The royal caretaker
Roop Singh is an old man. He has a bright smile and a quick sense of humour. His 81 years are evident as he guides us around the Bara Mahal (the old hunting lodge of the Maharana of Udaipur), his walking stick echoing as he leads us to what used to serve as the Maharana's bedroom. All that remains is a miniature panorama — palaces, lodges, rivers, animals, trees and plantations — that covers the four walls from ceiling to floor. Singh points out to the tigers in the picture. "Now, there's only one tiger left," he says, his handlebar moustache bristling. "Me".
They call it the Lake City, Udaipur. On my three-day visit, ensconced in the opulent lap of Oberoi's Udaivilas on the banks of Lake Pichola, Singh serves as a touching reminder of an illustrious past.
In the lap of luxury
From the first floor of the Bara Mahal, the caretaker of the lodge points to where the royal family now lives. "All the royal land has been given to big resorts," he says, his gesture encompassing every resort visible from Lake Pichola. Udaipur was once the capital of the erstwhile Mewar kingdom. Today, it is a city of resorts.
It's easy to get swept up in this luxury. How can you not feel like royalty when your every need is attended to: a chauffeur picks us up at the airport in a BMW, the housekeeping staff in the morning is different from the people attending to our room in the evening, one person takes us on a tour of the grounds, a different one brings us the breakfast scroll and yet another brings us breakfast.
By contrast, Singh spends most of his day in the Bara Mahal, with only peacocks, deer and wild boar from the hotel's conservatory for company. Occasionally, he receives visitors, those who find time to tear themselves away from their private pools and hammocks to indulge in a bit of sightseeing. The 81-year-old caretaker has also been a tourist guide for over 40 years. He's always smiling, even when talking about the past, a time when the hunting lodge was actually used during shikar. Singh conspiratorially tells us a story from the past, one I suspect he has told many times before: During the freedom struggle, the then Maharana of Udaipur vowed not to eat from his sone ki thali till India gained independence. Post August 15, 1947, Jawaharlal Nehru personally offered him food on a golden plate. The touching gesture had political undertones. Nehru wanted the state of Mewar, and the Maharana signed it away to the government of India.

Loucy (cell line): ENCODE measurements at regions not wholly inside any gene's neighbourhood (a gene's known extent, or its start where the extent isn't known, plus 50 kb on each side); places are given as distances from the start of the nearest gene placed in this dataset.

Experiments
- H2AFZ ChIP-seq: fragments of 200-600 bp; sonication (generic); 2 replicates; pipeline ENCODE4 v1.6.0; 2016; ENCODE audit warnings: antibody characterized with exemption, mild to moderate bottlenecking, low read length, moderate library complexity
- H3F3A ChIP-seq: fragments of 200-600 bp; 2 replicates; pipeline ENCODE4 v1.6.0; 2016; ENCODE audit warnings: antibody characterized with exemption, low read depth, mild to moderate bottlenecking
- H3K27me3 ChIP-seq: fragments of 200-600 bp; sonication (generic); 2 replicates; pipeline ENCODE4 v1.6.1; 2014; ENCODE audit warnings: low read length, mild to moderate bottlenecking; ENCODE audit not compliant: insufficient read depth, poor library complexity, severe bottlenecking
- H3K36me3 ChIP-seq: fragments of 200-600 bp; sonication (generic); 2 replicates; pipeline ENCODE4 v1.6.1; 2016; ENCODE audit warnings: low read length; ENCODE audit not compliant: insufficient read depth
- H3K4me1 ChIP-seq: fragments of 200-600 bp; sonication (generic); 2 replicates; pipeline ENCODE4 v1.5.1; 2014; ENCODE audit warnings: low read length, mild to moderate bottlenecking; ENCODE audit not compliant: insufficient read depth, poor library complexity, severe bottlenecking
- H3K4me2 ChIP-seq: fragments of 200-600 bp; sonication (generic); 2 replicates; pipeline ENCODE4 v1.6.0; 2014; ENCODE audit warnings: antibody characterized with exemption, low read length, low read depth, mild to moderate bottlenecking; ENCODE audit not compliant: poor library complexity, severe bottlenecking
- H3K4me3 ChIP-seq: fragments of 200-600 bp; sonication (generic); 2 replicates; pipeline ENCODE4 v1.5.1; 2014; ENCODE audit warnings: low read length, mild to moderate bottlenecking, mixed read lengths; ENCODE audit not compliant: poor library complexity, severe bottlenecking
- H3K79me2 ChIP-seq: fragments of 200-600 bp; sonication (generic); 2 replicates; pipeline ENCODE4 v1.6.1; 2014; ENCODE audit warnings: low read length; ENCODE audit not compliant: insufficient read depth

And the other city
On Singh's advice, we visit parts of the city that he promises will not be bustling with tourists. One of these is the Hathipole market. Here, row upon row of shops sell everything — from scarves, silver jewellery, footwear and bandhani to fresh fruit juices, sweets and pickles. It's a smorgasbord of colour and smells — and history.
Hidden in one of these lanes are Udaipur's brass bands. Jaipur and Udaipur are popular wedding destinations and Hathipole has an entire street dedicated to all things wedding-related — cards, lights, jewellery, clothes and music. The bands' vehicles are painted in vibrant colours and look like Carnival floats. In stark contrast are the instruments, many of them old and dull but still in use. The older band members are hesitant to talk, the younger ones are eager. They tell us tales of how band members get together at old godowns to practise and how their song selection depends on popular Bollywood 'item numbers'.
These non-touristy streets also reveal a little about the people of Udaipur. They love their scooters here. Everywhere we turn, we find a Bajaj scooter, in different stages of ruin but still in use. One shop owner's Vespa occupies pride of place in his empty shop. Rajasthan is known for being colourful and vibrant, and this is reflected in the clothes, footwear, jewellery and on the walls of Udaipur. Graffiti on the walls here takes the form of wall paintings, of kings and queens, of royal subjects, of gods and goddesses, and of hunting expeditions of yore.
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